For me, the process of writing is calming in itself. It's helps my memory and focus, and almost feels like a form of meditation. It's guides me to slow down and reminds me of triggers I have or the habits I now recognise as default behaviours.
Bonding with your personal mind, and building a friendship with it.
When I started meditating I had a lot of inner distractions. I was in a lot of mental and physical pain at that stage of my life, and I became quickly frustrated when I would sit for an hour to meditate and my thoughts just wouldn't stop.
Many times I would sit and would feel like I was physically spinning around and around just from the speed of random thoughts buzzing around my mind. It took me literally years to wake up and actually understand what it is to relax and let the thoughts pass through your mind.
Now, I'm not perfect, sometimes I still get carried away by my thoughts and I drift with them. But instead of becoming annoyed by this, I notice quickly and smile to myself. I chuckle knowing that it's not my job to quiet my mind. Knowing that I am literally observing the thoughts which race around my brain - making that separation, learning that I am not my thoughts, it gives you a kind of background quiet, a seat of peace, at the back of your mind. As if you are watching a show in front of you (your thoughts and actions) and you just watch. Nothing else.
For a long time this irritated me. I couldn't understand how anyone could be calm by watching their thoughts run around all the time. It seemed mad and impossible. sometimes it still does! But one day, something did click, and the whole process, not just meditation, but generally living day to day, made more sense. I could clearly see my role as the observer in my human experience.
If you have not experienced this, and are not sure what I am talking about, do not fret.
This is not intended to alienate anyone. If you commit to the journey of finding your own inner space of calm, you will experience it.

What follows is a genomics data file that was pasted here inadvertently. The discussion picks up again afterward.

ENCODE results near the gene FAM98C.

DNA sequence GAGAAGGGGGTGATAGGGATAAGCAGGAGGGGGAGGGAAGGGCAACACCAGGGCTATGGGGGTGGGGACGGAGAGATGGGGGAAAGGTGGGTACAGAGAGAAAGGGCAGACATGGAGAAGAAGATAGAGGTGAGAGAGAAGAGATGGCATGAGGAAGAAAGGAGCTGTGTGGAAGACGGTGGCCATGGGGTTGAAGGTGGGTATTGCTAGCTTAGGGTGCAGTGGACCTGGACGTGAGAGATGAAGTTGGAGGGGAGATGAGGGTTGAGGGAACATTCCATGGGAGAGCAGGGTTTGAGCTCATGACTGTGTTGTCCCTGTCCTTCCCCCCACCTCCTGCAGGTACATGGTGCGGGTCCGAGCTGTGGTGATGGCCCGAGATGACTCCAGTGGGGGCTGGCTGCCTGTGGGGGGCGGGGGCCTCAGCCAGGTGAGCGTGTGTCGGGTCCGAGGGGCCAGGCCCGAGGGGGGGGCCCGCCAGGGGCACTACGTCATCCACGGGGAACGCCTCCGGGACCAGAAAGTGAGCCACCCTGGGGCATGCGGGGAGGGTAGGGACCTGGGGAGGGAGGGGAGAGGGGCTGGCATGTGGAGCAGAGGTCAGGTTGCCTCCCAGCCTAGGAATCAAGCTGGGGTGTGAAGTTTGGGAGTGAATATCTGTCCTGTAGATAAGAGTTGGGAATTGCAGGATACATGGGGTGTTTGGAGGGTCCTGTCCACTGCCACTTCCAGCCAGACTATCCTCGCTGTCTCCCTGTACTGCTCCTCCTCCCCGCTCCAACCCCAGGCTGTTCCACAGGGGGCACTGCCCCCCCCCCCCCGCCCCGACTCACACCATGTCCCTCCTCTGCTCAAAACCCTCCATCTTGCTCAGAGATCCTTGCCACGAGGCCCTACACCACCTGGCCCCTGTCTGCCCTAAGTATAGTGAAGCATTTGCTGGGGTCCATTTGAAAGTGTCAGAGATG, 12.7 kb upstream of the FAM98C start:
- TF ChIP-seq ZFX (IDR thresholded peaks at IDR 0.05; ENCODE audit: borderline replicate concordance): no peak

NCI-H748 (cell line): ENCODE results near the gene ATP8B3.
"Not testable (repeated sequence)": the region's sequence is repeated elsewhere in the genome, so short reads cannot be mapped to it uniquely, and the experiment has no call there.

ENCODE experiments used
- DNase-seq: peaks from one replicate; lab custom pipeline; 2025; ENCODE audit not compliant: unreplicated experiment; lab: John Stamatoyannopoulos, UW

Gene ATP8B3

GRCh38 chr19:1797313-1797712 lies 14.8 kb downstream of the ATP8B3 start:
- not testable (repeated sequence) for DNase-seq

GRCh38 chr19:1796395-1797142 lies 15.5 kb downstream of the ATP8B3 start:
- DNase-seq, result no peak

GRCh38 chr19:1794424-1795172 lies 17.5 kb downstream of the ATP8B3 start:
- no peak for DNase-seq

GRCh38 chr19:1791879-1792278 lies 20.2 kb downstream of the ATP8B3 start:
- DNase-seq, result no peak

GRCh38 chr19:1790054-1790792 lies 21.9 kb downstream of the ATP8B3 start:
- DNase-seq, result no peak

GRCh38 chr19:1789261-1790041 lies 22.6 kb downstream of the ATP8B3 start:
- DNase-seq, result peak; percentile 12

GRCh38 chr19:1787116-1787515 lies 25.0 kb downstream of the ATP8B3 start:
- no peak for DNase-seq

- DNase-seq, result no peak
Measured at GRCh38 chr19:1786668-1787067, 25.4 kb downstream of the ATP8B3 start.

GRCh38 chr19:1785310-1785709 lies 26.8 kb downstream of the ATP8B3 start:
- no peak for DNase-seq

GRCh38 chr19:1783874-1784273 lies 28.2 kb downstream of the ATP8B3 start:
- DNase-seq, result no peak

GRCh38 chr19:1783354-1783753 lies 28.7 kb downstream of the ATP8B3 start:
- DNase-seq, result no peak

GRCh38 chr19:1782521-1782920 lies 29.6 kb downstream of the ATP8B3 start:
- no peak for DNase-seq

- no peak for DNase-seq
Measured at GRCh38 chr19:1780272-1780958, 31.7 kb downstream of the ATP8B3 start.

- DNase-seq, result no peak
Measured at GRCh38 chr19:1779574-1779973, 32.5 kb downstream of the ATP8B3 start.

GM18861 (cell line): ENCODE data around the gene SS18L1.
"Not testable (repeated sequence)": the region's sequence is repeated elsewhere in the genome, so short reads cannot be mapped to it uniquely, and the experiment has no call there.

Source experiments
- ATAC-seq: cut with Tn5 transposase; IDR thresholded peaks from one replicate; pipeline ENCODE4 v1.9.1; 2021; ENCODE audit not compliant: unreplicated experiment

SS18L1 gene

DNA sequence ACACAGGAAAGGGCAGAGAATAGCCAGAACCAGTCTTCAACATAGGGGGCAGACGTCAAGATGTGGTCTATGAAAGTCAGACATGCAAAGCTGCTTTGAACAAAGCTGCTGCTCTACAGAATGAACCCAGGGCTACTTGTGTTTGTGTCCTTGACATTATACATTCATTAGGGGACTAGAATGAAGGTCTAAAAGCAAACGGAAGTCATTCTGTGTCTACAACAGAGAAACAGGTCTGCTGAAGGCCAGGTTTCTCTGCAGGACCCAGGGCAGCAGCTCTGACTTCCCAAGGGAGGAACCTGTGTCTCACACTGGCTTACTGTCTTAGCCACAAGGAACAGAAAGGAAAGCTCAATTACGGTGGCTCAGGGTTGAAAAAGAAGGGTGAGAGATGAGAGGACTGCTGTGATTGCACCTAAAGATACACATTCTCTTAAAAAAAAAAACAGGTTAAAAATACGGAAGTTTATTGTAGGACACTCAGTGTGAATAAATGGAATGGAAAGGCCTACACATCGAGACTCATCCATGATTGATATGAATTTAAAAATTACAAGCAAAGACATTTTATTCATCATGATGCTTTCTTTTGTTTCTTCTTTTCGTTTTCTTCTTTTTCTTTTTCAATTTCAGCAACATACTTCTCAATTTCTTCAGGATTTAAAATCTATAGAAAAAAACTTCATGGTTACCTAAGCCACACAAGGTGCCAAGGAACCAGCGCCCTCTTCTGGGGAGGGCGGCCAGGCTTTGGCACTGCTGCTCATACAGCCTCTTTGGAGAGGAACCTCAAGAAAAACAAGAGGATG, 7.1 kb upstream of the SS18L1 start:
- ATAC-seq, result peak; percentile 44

There is no time frame, it'll happen when you are ready. And no one can force or predict it. It'll just happen. And you'll know when.
You find it in the little things.
Just before sitting down to write this post, and I guess which was the inspiration for it, I was stood pouring hot water into a mug and smiled.
I felt it.
This deep steady ocean of calm within me. I wouldn't ever be able to describe it perfectly, because words only give us so much, and each person interpirts what we say differently.
It was a rare feeling, which I know I've only felt a handful of times. But it was there. In such a seemingly insignificant moment of life.
You don't have to take yourself off to some mountainous cave and sit for 30 years and meditate to experience our true reason for being here - Being.
Enjoying the simple and unsuspecting joy of small things is a humbling feeling. To feel fully connected, at peace, and fulfilled as you make yourself a cup of tea may sound odd or 'coo-coo', but it when it happens you'll realise that it doesn't matter when or where you feel these things, just as long as you feel them.
You will find new perspective on all that you learn about yourself.
This is a life process, or an on going project if you will. It's not something you do one day and it's done for life. There are always developments, and will them come new perspectives. As you live your life, whatever you do, you gain new ways of seeing things. And it's the same with inner work that you do.
This is a wonderful part of the experience - there's always something new to discover. Keeping this in mind has been my motivation and has helped me commit to this journey.
Learning to be grateful for the peaceful moments.
Once on this journey you will find that these experiences are just like thoughts, coming and going, sometimes repeating themselves, but always changing and developing.
Just as your understanding and knowing of these things changes and develops - it is a journey of moving forward - it will constantly look different.
Just remember; do not force it, do not cling to it, do not judge it, do not compare it.